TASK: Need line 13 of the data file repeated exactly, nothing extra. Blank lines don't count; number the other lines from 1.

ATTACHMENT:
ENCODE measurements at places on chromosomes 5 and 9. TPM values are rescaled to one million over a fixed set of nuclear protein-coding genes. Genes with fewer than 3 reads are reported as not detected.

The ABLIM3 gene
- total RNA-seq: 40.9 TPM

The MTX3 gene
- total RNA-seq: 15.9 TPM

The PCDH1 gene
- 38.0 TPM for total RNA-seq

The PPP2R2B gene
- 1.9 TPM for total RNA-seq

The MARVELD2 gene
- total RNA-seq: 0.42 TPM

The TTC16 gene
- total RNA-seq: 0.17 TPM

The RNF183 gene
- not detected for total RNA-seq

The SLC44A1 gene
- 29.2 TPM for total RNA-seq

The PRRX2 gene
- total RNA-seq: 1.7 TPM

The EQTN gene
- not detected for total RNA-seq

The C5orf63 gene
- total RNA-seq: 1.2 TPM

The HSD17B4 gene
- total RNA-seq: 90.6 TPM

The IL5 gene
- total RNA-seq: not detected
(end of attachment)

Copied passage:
- total RNA-seq: 0.17 TPM